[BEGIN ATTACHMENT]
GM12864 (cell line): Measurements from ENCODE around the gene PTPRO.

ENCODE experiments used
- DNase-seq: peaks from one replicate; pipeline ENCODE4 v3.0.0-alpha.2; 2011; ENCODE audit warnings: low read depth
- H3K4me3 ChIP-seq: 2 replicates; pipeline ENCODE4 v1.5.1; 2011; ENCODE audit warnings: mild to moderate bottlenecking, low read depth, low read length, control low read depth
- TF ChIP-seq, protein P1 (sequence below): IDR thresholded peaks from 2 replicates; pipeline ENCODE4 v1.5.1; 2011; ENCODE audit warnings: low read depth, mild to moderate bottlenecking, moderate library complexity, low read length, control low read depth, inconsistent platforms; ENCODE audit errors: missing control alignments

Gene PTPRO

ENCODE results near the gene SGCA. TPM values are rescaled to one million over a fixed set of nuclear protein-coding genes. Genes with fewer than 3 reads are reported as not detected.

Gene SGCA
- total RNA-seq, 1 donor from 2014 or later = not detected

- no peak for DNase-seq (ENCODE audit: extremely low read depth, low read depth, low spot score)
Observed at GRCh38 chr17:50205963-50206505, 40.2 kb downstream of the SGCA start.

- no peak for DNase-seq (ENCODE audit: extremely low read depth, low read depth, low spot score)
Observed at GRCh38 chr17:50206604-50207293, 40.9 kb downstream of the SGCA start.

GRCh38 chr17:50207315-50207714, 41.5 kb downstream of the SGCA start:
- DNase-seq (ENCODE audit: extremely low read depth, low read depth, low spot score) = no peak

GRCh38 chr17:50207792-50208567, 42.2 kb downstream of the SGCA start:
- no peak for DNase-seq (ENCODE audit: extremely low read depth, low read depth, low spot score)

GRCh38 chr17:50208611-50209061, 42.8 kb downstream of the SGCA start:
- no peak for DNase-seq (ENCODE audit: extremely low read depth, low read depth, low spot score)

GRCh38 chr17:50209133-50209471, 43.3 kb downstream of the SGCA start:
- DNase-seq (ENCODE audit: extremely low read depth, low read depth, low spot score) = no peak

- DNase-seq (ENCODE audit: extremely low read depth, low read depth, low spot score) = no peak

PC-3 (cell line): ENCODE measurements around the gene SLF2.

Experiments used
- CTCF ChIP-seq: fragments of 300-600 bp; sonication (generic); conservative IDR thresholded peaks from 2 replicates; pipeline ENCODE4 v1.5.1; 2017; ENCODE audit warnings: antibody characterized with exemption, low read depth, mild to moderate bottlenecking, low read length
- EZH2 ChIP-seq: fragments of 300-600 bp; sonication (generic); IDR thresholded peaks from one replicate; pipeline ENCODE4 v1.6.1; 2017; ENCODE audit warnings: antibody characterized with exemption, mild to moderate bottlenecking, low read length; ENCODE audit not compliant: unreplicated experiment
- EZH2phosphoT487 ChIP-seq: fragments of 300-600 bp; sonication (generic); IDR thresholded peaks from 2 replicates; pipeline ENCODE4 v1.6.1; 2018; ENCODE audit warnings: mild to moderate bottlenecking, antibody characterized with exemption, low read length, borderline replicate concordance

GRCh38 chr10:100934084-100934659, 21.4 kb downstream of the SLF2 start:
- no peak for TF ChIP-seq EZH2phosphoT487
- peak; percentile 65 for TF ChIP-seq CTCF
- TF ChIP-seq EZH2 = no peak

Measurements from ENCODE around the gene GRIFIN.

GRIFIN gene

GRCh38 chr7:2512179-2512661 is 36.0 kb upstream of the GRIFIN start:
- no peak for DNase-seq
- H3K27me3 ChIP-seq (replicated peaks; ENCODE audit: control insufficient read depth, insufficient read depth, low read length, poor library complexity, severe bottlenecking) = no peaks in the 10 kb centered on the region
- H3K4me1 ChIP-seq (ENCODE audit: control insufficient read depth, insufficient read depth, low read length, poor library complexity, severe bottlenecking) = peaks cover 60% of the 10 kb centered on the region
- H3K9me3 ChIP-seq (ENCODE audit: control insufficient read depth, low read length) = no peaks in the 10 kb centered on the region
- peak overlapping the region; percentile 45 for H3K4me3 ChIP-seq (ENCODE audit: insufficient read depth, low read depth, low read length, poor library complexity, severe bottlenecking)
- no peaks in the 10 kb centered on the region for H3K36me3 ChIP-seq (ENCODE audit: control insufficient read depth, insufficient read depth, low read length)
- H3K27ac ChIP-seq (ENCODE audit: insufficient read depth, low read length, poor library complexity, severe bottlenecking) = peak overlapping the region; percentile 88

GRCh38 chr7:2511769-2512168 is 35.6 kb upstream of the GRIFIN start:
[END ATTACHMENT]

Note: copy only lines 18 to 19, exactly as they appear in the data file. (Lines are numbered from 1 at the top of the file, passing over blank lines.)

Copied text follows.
GRCh38 chr17:50208611-50209061, 42.8 kb downstream of the SGCA start:
- no peak for DNase-seq (ENCODE audit: extremely low read depth, low read depth, low spot score)